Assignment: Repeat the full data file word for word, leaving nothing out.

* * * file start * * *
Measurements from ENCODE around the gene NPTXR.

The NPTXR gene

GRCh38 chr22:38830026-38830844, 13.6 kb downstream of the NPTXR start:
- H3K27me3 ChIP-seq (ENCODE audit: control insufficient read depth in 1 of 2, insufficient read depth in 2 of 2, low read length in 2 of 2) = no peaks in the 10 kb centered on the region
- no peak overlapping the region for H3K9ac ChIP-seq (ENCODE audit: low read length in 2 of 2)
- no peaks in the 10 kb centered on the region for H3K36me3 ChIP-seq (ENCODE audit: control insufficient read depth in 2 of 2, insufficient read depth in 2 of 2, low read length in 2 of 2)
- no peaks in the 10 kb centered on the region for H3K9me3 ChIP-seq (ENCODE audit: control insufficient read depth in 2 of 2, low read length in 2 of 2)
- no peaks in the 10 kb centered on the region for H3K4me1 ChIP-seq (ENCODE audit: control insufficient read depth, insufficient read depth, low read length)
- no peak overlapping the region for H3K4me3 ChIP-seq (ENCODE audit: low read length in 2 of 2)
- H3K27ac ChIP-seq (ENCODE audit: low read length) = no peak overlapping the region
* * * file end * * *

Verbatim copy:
Measurements from ENCODE around the gene NPTXR.

The NPTXR gene

GRCh38 chr22:38830026-38830844, 13.6 kb downstream of the NPTXR start:
- H3K27me3 ChIP-seq (ENCODE audit: control insufficient read depth in 1 of 2, insufficient read depth in 2 of 2, low read length in 2 of 2) = no peaks in the 10 kb centered on the region
- no peak overlapping the region for H3K9ac ChIP-seq (ENCODE audit: low read length in 2 of 2)
- no peaks in the 10 kb centered on the region for H3K36me3 ChIP-seq (ENCODE audit: control insufficient read depth in 2 of 2, insufficient read depth in 2 of 2, low read length in 2 of 2)
- no peaks in the 10 kb centered on the region for H3K9me3 ChIP-seq (ENCODE audit: control insufficient read depth in 2 of 2, low read length in 2 of 2)
- no peaks in the 10 kb centered on the region for H3K4me1 ChIP-seq (ENCODE audit: control insufficient read depth, insufficient read depth, low read length)
- no peak overlapping the region for H3K4me3 ChIP-seq (ENCODE audit: low read length in 2 of 2)
- H3K27ac ChIP-seq (ENCODE audit: low read length) = no peak overlapping the region